The Summit Tunnels 6 & 7 and Summit Camp Site tell the story of thousands of Chinese railroad workers who constructed the Transcontinental Railroad through the Sierra Nevada mountains from 1865 to 1867. These workers, making up approximately 90 percent of the Central Pacific Railroad workforce, risked their lives to cut and build railroad beds and dig tunnels in incredibly difficult working conditions and extremely dangerous terrain and weather—all while being paid less than their white counterparts. Vandalism currently threatens the
Trujillo Adobe, Riverside, California
Constructed in 1862 by the Trujillo (pronounced true-HEE-yo) family, and today the oldest known building in Riverside, the Trujillo Adobe tells the story of migration and settlement in inland southern California. Lorenzo Trujillo, who built the Adobe in what was then a part of Mexico, was a Genízaro—one of many Native Americans who were captured, sometimes held in slavery, sometimes baptized and raised by Spanish colonists. Trujillo led many expeditions as a scout across the Old Spanish Trail, enabling immigrants to settle inland California, and his home became the beating heart of a community known as La Placita de los Trujillos, Spanish Town, and Agua Mansa. The Adobe is now deteriorated and fragile, protected only by a wooden structure (also in need of repair) that hides the Adobe from view. Local advocates hope to transform the Adobe into a cultural and educational site to recognize and take pride in the multiple cultures that shaped and continue to define the region.
Georgia B. Williams Nursing Home, Camilla, Georgia
The Georgia B. Williams Nursing Home was the residence of Beatrice Borders, a Black midwife who used the space to serve communities in southwest Georgia during the Jim Crow era. Over several decades, Mrs. Borders and her assistants persevered through local and systemic racism to deliver more than 6,000 babies, and the Nursing Home provided the only known birthing center of its kind for thousands of Black women in the rural South during times of challenging economic and living conditions. The vacant nursing home, now uninhabitable, suffers from water damage and deterioration. Local advocates are leading a campaign to rehabilitate the facility as a museum and educational center where they can share Mrs. Borders’ story as well as the stories of the children delivered by “Miss Bea.”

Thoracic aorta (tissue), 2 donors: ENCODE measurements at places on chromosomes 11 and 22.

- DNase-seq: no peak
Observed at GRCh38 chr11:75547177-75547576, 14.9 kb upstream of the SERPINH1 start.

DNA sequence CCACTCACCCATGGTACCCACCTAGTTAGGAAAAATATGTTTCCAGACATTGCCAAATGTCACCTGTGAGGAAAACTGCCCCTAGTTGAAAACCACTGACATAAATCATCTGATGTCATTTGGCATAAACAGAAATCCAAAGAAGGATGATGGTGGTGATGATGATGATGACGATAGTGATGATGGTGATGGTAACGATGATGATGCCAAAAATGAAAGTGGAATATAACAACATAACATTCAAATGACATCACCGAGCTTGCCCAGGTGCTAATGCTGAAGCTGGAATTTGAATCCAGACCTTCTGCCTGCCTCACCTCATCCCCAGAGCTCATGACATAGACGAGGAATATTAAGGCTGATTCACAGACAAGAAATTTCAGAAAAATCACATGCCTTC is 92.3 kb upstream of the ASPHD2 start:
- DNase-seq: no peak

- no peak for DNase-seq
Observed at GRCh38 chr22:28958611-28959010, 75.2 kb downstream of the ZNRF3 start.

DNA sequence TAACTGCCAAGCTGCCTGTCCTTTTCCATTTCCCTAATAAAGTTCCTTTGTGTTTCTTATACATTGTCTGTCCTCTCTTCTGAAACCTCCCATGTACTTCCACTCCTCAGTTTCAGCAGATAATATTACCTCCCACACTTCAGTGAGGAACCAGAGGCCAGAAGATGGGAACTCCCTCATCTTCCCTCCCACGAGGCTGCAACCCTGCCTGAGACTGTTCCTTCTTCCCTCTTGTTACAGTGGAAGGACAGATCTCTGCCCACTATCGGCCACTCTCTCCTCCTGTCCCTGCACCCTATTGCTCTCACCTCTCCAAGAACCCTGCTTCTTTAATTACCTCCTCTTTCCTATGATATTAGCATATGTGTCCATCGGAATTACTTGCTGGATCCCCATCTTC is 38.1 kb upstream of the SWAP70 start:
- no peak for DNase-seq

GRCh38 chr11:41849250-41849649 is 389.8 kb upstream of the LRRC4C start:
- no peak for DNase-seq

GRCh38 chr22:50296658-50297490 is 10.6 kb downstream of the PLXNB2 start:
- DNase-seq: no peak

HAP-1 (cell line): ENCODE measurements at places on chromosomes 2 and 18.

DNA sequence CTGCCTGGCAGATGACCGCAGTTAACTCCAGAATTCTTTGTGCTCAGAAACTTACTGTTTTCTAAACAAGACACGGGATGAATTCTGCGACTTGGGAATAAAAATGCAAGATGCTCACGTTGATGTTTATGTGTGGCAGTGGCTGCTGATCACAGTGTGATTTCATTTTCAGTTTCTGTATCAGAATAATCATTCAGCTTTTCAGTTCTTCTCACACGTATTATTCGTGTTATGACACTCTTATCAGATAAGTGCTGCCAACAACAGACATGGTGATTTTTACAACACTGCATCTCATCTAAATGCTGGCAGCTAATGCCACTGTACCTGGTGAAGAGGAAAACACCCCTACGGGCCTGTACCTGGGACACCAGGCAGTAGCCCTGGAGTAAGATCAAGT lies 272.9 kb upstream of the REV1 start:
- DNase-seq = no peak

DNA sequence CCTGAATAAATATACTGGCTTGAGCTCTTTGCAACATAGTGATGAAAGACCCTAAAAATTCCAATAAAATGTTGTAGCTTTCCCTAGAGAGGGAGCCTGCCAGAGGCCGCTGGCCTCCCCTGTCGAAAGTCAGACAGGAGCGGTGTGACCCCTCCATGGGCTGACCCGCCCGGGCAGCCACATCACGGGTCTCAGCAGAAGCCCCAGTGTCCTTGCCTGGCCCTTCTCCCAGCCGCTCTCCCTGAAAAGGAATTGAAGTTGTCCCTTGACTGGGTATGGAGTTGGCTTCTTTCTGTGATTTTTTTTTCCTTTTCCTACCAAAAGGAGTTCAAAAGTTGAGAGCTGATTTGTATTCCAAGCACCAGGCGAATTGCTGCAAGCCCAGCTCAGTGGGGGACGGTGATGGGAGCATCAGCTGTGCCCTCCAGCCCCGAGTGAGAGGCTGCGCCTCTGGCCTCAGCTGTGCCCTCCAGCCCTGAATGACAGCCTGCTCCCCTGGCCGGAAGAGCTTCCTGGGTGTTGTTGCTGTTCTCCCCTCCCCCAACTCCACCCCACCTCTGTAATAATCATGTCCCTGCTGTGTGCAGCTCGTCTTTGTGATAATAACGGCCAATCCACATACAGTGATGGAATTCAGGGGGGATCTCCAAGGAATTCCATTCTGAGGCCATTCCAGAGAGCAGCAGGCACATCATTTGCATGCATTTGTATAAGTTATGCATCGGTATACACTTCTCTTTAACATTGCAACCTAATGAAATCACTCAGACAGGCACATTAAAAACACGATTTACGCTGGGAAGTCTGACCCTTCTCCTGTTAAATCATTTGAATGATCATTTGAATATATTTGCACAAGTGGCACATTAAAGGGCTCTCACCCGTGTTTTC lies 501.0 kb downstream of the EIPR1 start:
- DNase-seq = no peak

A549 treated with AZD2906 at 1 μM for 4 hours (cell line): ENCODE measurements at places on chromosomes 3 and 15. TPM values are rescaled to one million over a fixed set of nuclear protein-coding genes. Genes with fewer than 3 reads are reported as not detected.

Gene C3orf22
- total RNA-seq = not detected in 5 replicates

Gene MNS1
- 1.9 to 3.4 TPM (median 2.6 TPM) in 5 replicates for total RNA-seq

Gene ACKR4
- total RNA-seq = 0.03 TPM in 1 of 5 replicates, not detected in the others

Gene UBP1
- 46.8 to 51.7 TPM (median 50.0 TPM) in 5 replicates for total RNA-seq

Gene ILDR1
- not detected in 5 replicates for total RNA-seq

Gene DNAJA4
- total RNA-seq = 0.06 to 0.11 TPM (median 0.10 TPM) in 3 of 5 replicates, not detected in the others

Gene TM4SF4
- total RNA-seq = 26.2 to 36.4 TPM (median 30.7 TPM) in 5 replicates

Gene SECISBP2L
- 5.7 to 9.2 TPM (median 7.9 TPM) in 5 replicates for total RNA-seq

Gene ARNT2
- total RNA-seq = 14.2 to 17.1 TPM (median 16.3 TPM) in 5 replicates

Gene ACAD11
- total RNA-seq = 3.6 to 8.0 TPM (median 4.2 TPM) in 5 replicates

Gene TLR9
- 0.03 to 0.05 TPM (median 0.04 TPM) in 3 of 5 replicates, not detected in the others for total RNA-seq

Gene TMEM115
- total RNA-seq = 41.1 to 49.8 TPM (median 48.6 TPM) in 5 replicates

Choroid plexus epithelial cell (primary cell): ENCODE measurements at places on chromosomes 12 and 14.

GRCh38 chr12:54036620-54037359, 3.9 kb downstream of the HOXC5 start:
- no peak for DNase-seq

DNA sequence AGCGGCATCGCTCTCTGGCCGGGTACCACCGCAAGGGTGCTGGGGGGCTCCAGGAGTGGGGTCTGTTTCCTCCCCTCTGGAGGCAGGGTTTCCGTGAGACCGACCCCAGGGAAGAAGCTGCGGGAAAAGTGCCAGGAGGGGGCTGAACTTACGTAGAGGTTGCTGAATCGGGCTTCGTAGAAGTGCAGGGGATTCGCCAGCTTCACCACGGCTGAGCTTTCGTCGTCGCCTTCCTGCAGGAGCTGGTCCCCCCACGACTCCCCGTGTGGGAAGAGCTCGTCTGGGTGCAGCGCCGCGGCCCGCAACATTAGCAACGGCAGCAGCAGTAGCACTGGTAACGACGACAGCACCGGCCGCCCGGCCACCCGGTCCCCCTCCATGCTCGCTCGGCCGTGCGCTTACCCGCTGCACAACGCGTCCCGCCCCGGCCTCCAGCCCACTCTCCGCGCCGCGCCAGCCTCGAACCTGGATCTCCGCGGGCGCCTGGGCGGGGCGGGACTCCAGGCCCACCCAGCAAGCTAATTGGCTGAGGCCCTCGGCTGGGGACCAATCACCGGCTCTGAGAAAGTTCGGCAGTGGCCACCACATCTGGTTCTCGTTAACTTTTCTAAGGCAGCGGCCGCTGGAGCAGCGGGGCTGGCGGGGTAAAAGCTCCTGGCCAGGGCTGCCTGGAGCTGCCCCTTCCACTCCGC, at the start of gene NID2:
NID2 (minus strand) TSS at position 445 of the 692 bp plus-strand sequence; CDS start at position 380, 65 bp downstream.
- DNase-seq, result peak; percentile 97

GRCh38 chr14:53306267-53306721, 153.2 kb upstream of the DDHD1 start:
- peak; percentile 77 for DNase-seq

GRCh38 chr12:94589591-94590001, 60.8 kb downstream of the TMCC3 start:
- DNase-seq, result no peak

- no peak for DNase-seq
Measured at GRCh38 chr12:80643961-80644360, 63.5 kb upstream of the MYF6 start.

Morningstar Tabernacle No.88 Order of Moses Cemetery and Hall, Cabin John, Maryland.
Morningstar Tabernacle No. 88 Order of Moses Cemetery and Hall were established around 1885 alongside a post-Emancipation Black settlement known as Gibson Grove. Residents, some of whom had been formerly enslaved, established a local benevolent society to care for the sick and destitute, bury the deceased, and provide overall support
The Boston Harbor Islands, now part of a National and State Park, is home to a wealth of historic resources dating back 12,000 years, including the most intact Native American archaeological landscape remaining in Boston, historic Fort Standish, the Boston Light, and more. Storm surges, which are intensifying due to climate change and sea-level rise, are causing accelerated coastal erosion resulting in the escalated loss of archeological sites and other historic resources. Protecting these sites before their stories are lost requires greater public attention, funding for mitigation efforts and archeological studies, and strategies to document and protect historic and natural resources from climate-related storm surges.